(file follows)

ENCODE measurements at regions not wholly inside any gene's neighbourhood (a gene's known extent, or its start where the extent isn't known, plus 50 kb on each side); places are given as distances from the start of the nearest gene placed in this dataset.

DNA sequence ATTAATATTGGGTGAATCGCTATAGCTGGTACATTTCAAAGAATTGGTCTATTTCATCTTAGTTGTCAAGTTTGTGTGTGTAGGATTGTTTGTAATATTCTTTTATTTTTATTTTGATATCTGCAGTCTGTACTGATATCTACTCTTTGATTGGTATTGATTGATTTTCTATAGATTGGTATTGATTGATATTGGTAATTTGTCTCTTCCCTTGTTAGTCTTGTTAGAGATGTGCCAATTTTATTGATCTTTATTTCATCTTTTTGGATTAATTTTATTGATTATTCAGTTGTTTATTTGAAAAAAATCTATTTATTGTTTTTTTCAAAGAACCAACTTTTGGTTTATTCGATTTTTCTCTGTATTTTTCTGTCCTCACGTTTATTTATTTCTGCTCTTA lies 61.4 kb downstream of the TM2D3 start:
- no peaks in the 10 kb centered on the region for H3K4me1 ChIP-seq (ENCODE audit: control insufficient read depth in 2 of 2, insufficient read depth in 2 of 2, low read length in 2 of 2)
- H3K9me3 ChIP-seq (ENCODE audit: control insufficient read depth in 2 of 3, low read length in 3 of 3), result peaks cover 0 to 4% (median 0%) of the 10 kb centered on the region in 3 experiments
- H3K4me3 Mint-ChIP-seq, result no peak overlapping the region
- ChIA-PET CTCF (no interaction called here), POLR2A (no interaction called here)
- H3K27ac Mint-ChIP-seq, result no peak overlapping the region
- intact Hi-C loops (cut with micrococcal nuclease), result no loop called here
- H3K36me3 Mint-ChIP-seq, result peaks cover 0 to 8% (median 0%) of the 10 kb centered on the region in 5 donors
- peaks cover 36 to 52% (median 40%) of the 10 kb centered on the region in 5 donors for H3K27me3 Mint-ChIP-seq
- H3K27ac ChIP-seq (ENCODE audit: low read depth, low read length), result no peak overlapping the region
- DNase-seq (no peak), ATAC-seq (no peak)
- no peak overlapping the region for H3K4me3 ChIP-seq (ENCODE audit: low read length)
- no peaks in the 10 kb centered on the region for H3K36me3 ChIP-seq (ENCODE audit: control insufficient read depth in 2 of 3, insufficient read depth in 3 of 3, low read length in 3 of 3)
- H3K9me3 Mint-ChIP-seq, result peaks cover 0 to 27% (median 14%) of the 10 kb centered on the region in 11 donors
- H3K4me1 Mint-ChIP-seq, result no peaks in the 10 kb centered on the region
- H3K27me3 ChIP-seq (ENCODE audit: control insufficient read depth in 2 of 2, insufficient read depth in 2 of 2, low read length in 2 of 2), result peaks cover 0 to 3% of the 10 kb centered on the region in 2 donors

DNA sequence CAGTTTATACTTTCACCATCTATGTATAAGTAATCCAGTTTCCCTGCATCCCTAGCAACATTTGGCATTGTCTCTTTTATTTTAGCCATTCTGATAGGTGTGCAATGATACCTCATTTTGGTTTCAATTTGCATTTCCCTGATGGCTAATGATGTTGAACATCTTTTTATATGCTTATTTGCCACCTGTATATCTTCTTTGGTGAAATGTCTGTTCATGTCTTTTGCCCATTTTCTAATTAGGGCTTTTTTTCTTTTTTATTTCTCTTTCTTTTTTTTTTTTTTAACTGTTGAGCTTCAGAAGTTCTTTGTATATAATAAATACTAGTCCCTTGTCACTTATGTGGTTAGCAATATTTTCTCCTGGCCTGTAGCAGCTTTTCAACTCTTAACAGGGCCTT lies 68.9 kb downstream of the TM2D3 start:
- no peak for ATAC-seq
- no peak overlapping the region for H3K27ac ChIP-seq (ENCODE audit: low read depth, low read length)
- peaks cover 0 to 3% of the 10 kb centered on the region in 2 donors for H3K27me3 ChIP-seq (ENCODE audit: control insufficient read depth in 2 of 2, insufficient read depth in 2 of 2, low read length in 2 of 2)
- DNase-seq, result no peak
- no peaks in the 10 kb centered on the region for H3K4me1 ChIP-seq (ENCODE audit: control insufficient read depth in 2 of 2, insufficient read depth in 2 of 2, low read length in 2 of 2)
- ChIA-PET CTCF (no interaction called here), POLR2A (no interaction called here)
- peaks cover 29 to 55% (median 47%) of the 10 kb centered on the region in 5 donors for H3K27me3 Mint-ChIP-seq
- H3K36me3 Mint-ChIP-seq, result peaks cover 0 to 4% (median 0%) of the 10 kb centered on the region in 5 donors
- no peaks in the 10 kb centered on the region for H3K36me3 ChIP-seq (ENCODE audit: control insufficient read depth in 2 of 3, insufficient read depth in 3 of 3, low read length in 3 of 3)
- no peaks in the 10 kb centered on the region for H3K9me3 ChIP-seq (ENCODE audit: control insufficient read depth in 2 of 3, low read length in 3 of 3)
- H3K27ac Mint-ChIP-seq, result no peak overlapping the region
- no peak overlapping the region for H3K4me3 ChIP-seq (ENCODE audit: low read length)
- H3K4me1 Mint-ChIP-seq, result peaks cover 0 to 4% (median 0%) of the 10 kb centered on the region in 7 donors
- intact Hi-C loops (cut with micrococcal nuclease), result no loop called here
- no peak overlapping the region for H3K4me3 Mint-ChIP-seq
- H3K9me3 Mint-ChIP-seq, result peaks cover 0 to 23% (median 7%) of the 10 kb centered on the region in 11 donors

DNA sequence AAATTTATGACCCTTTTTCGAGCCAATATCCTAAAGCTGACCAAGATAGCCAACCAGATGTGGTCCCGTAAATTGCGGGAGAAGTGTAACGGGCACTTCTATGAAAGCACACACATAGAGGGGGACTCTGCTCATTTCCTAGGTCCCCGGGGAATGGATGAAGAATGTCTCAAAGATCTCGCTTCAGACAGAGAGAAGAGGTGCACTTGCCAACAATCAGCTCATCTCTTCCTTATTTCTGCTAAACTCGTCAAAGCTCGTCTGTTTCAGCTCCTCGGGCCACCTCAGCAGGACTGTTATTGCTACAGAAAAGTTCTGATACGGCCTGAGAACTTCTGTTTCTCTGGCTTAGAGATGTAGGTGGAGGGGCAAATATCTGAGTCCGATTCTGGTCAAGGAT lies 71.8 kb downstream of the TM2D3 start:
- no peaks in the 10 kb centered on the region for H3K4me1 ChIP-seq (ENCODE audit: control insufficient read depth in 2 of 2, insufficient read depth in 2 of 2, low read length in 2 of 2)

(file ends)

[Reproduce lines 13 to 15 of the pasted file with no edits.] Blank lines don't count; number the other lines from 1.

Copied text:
- no peak overlapping the region for H3K4me3 ChIP-seq (ENCODE audit: low read length)
- no peaks in the 10 kb centered on the region for H3K36me3 ChIP-seq (ENCODE audit: control insufficient read depth in 2 of 3, insufficient read depth in 3 of 3, low read length in 3 of 3)
- H3K9me3 Mint-ChIP-seq, result peaks cover 0 to 27% (median 14%) of the 10 kb centered on the region in 11 donors